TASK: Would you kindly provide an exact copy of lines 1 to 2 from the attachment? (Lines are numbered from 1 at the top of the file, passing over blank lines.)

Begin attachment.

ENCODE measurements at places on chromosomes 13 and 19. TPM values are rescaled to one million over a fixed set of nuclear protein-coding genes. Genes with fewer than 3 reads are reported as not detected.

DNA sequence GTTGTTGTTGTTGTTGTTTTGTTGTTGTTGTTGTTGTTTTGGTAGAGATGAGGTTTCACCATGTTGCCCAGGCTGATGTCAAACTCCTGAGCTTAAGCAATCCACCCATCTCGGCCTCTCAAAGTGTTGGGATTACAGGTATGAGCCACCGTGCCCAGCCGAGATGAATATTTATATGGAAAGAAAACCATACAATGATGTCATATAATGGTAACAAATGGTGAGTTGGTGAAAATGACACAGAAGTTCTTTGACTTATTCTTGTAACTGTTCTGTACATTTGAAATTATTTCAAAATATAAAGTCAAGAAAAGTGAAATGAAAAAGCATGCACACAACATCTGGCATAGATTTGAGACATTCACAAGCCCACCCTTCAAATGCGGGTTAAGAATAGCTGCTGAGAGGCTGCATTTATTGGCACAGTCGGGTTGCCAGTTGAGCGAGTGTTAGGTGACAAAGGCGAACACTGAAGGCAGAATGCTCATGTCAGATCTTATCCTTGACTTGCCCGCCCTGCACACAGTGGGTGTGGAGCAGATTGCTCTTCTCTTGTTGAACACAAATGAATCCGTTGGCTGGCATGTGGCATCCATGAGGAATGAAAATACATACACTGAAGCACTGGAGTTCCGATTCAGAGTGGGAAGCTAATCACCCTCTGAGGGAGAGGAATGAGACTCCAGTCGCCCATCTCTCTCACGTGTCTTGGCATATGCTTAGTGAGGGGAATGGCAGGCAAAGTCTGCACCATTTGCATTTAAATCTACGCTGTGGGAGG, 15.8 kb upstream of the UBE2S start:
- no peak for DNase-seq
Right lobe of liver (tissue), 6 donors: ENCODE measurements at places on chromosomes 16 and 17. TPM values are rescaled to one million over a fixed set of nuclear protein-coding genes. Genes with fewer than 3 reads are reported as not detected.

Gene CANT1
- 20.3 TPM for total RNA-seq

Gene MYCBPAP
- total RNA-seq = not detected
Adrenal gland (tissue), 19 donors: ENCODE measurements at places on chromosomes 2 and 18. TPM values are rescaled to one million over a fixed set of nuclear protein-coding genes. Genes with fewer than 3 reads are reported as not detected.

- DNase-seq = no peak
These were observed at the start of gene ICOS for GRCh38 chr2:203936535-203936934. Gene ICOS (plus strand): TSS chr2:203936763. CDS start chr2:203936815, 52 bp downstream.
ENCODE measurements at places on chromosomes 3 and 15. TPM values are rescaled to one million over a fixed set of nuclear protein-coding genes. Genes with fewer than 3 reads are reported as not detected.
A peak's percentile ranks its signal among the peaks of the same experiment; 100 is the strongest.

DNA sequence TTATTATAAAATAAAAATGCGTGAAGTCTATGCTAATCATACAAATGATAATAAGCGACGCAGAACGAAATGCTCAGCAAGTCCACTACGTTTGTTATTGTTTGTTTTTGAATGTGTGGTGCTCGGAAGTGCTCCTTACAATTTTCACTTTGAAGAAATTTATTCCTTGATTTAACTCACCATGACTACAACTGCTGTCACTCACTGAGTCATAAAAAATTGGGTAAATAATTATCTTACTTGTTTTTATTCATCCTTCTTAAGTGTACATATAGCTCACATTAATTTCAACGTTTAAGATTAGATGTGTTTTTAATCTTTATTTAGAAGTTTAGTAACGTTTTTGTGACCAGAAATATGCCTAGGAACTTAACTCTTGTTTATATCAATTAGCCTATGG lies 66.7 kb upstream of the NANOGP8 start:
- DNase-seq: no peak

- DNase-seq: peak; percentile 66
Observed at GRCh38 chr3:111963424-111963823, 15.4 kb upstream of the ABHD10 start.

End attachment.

ENCODE measurements at places on chromosomes 13 and 19. TPM values are rescaled to one million over a fixed set of nuclear protein-coding genes. Genes with fewer than 3 reads are reported as not detected.

DNA sequence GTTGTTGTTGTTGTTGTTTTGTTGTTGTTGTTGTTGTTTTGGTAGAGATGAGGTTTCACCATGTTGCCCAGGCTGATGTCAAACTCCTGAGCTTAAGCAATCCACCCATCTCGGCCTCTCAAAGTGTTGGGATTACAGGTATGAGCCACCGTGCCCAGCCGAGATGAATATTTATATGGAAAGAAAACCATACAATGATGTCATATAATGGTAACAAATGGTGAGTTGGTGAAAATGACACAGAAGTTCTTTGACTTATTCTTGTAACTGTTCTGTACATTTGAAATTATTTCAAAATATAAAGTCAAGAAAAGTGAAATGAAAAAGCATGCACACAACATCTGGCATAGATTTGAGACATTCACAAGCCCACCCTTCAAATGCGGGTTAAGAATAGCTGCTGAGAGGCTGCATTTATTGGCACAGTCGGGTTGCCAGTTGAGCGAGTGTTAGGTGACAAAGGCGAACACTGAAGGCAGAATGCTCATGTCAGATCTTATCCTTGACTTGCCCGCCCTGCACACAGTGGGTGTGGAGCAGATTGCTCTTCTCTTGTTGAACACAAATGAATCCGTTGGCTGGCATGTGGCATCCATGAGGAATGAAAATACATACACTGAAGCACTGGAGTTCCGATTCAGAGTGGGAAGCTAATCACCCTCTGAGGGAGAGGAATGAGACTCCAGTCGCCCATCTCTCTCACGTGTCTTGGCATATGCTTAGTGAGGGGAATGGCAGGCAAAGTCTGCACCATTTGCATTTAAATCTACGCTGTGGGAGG, 15.8 kb upstream of the UBE2S start: